However, during my senior year in high school, I loved many bands too much to turn my back on live performances. In the mid-90s, you often had to cut school to obtain a wrist band at Smith’s Grocery Store. The lower the number on the wrist band, the greater your likelihood of receiving the best tickets for the show. I gave several freshmen rides to the grocery store during those school days so we could get our wristbands. Smith’s distributed their golden tickets through an outlet called Smith TIX. On the morning the tickets actually went on sale, you went back to the store to stand in a numerically ordered line, with the coveted number one wrist-band wearer gloating at the front.
During 1995-1996, I went to at least one concert every couple months. I sang along with Michael Stipe’s gravelly voice while he was losing his religion and telling us about the end of the world as we know it (he felt fine about it). I was never a Dead Head or even a huge fan of their music, but in the spring of 1995, I had the opportunity to see the Grateful Dead play at the Delta Center in Salt Lake City. The hippie/commune vibe before the concert was like nothing I’d ever experienced, and completely unlike all things Utah. There was a bearded man handing out pamphlets, and wearing a “Behind the Zion Curtain” t-shirt with a picture of the Angel Moroni (Moroni is an ancient Mormon prophet) emblazoned across the front, which was quite revolutionary to my Mormon-raised, 17-year-old mind. There were decorated vans and buses, and out of the backs of these vehicles, people sold grilled cheese sandwiches, homemade jewelry, t-shirts, and brownies. (I didn’t buy any baked goods, because I’m a germaphobe. I never for one moment thought, “Those definitely have pot in them.”) Bob Weir and Jerry Garcia were stage left and stage right. Listening to the Grateful Dead play was akin to attending the world’s largest jam session. Their music was mellow and unfettered. A few months later, Jerry Garcia died, which cemented in my mind that rock stars are more fallible than any of us.
My college years brought a whole slew of new music experiences. I received my four-year education at Weber State University in Ogden, Utah. We often drove to Salt Lake for entertainment, and the first show I attended with my friends and roommates together was Oingo Boingo’s last tour. Danny Elfman’s voice is one of the most distinct sounds, the song writing is genius, and the horn arrangements aren’t annoying (as they are in Chicago’s arrangements), rather they carry a song. Boingo played for more than three hours, and did a couple encores, ending with “Goodbye, Goodbye”.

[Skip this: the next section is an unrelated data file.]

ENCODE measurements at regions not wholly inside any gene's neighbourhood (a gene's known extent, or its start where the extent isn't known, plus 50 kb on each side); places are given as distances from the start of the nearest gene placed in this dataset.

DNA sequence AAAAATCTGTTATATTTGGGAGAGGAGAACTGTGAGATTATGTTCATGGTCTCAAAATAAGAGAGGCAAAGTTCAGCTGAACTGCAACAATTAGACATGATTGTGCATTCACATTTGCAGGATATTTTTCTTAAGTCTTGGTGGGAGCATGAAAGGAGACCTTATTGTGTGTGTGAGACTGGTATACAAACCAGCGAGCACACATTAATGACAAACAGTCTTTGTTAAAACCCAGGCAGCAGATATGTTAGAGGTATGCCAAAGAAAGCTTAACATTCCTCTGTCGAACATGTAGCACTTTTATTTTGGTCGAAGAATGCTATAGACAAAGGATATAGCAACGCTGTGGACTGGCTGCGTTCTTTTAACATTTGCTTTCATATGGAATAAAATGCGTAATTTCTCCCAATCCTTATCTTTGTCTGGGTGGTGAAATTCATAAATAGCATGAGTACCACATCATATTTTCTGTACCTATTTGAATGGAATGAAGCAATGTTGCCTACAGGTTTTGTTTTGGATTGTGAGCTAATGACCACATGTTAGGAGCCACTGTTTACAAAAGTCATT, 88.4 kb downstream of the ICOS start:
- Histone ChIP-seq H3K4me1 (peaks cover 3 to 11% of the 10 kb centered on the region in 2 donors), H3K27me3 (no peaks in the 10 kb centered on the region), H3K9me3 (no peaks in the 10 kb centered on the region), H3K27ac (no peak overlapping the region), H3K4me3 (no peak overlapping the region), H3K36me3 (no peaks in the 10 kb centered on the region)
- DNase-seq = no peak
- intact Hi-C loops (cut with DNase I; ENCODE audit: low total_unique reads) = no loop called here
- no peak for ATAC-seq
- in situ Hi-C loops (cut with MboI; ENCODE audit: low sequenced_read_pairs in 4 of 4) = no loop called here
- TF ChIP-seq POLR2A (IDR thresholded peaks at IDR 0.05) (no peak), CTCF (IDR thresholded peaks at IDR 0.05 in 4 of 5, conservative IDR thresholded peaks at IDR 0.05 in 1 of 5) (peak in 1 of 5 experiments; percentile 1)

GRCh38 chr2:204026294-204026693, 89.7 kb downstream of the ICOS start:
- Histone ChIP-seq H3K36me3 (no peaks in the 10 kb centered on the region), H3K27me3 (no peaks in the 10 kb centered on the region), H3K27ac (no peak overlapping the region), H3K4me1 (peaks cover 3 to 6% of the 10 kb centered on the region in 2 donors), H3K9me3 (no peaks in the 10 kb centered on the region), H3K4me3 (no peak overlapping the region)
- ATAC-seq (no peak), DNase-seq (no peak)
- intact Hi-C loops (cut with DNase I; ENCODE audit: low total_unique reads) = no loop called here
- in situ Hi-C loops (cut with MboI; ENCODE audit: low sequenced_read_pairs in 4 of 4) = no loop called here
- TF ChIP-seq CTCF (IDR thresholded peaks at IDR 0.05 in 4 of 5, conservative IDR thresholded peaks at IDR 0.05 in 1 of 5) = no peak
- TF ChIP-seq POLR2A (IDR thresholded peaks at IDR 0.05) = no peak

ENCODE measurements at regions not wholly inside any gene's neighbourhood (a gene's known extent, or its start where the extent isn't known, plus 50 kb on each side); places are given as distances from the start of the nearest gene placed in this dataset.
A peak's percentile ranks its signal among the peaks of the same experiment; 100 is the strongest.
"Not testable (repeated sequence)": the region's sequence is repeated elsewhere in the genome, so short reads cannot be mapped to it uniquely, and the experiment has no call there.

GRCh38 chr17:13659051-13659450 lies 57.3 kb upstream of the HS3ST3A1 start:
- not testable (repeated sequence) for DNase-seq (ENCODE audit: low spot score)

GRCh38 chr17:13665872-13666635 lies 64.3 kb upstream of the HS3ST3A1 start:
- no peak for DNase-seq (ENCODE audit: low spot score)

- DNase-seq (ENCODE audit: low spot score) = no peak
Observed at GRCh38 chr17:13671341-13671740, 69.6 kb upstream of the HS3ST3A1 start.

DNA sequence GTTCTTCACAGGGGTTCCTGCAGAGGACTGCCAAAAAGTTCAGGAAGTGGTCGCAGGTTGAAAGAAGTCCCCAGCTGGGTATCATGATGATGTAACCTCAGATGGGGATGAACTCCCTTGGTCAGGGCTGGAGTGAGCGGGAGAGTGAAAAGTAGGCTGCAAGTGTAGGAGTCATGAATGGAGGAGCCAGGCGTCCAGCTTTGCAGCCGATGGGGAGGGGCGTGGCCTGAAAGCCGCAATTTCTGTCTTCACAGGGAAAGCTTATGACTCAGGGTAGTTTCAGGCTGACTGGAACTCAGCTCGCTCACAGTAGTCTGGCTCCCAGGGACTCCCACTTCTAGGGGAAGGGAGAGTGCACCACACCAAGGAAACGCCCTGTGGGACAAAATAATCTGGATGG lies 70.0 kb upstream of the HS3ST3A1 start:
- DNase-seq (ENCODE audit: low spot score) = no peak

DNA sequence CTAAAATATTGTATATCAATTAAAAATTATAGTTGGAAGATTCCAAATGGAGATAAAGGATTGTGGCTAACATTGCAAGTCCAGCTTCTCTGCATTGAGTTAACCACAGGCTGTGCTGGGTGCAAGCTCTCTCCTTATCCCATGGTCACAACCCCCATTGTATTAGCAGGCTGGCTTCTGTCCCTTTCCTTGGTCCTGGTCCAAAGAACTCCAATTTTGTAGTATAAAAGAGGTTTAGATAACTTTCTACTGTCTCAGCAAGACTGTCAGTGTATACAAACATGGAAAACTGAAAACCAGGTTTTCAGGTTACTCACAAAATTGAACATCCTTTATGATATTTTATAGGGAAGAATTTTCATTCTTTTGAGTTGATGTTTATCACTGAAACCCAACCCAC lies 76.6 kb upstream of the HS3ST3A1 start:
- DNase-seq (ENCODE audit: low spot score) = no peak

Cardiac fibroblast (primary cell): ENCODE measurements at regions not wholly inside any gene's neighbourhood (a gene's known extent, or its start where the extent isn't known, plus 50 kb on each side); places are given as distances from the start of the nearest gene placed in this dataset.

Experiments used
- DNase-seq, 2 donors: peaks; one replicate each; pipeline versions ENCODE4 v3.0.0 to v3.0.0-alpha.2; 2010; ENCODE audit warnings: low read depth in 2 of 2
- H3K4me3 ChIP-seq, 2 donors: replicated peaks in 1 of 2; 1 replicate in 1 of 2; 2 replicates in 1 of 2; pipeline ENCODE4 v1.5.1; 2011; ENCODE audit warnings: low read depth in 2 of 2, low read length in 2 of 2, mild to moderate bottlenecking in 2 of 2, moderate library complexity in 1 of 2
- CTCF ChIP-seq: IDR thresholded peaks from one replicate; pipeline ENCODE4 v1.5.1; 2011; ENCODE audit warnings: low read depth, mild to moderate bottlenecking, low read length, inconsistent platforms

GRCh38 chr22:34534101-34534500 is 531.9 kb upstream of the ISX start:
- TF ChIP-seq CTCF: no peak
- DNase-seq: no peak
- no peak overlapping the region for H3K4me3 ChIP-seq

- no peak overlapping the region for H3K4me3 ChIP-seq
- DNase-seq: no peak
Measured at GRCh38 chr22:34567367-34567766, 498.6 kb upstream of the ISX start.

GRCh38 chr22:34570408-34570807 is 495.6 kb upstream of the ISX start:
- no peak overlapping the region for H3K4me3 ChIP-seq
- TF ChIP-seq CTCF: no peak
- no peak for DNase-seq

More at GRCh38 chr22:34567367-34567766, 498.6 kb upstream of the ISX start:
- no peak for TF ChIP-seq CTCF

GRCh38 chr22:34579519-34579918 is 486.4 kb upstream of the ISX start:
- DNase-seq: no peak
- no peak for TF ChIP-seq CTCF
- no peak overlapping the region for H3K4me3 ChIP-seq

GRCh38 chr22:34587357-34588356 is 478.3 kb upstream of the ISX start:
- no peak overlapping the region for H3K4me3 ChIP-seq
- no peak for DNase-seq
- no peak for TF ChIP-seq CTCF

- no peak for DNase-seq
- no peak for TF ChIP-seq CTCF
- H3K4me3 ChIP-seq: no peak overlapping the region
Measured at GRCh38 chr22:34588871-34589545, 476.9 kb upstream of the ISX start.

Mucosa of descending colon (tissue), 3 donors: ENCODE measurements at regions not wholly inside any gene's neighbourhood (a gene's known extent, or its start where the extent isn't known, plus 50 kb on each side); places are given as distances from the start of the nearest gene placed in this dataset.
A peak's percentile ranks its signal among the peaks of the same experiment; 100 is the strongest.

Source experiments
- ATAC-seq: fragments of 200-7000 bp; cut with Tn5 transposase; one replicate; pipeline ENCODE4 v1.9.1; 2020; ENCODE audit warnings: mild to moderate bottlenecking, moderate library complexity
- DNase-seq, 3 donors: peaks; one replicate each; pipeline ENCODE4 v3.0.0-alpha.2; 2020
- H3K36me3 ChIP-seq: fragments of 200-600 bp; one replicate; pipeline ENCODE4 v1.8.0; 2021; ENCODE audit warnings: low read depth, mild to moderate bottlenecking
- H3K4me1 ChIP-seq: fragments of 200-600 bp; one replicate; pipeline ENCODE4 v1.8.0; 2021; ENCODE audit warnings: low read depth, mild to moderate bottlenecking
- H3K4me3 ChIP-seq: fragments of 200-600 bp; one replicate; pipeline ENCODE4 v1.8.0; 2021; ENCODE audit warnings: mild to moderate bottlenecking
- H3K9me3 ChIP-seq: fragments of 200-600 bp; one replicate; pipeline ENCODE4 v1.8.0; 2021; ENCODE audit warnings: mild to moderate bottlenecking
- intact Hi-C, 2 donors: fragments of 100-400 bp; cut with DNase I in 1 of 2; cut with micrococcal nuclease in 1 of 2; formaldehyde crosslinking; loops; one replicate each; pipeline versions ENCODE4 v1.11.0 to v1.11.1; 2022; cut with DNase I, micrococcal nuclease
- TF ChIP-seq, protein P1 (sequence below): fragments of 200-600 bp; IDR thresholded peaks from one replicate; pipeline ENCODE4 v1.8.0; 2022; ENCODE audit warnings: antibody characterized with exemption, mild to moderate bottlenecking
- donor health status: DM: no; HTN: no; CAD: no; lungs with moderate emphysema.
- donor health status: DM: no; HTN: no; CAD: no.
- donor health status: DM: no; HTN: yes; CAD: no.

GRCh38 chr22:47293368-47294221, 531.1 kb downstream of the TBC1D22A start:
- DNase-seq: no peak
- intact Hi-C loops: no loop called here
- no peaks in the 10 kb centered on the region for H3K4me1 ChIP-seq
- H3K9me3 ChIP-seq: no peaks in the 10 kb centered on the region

I first saw a 311 concert at the magnificent Saltair in the fall of 1995. Saltair is about a 20-minute drive west of Salt Lake City. It backs onto the shores of the lake itself in Magna, Utah. There is nothing within miles of the venue, just sea-like scent, the marina, and the pits at Kennecott. The building’s exterior looks like a Russian palace and the interior is open to a grand staircase with ratty carpet. All the shows were general admission, so if you liked looking down at the band from the balcony, you wanted to get there early to secure that space. I preferred to nestle in the back of the room, on the outskirts. During this era, 311 was touring to support their third record label studio album, which fans know as the blue album. Today, they have 13 studio albums, many which have gone gold or platinum. The enthusiasm was undeniable as my friends Rebecca, Aethea and I made our way to the venue, parked a mile away, and then bounced along as the beginning chords of “Welcome” hit our ears. My best friend Aethea is about five-foot six-inches tall, and if she had just eaten a meal, she weighed all of 110 pounds. Regardless of her stature, you could not dissuade her from the mosh pit. The mosh pit is where the straight-edgers went to prove they were tougher than the jocks. Most people in the mosh pit were males. They shoved, stomped and threw elbows; and some were three times Aethea’s size.
At this same venue, we saw a Primus concert. Aethea went into the pit at the beginning of the show, and I didn’t see her until the show ended. Her hair looked like she’d stuck her finger in a light socket, she was missing one Converse shoe and despite her twisted ankle, she had more energy than a child on Christmas morning. She was never deterred. She was the whirling dervish of the pit.